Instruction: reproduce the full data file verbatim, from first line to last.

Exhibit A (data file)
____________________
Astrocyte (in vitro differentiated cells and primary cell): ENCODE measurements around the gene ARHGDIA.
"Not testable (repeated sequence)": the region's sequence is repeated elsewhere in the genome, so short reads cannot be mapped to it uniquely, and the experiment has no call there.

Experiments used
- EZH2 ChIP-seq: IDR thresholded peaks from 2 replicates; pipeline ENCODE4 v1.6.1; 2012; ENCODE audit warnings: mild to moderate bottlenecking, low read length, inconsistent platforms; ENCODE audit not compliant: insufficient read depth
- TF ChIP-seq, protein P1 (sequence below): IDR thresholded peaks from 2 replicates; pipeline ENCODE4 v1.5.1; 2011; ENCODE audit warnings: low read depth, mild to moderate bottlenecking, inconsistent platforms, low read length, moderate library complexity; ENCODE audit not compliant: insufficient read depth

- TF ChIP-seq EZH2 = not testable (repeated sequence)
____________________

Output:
Astrocyte (in vitro differentiated cells and primary cell): ENCODE measurements around the gene ARHGDIA.
"Not testable (repeated sequence)": the region's sequence is repeated elsewhere in the genome, so short reads cannot be mapped to it uniquely, and the experiment has no call there.

Experiments used
- EZH2 ChIP-seq: IDR thresholded peaks from 2 replicates; pipeline ENCODE4 v1.6.1; 2012; ENCODE audit warnings: mild to moderate bottlenecking, low read length, inconsistent platforms; ENCODE audit not compliant: insufficient read depth
- TF ChIP-seq, protein P1 (sequence below): IDR thresholded peaks from 2 replicates; pipeline ENCODE4 v1.5.1; 2011; ENCODE audit warnings: low read depth, mild to moderate bottlenecking, inconsistent platforms, low read length, moderate library complexity; ENCODE audit not compliant: insufficient read depth

- TF ChIP-seq EZH2 = not testable (repeated sequence)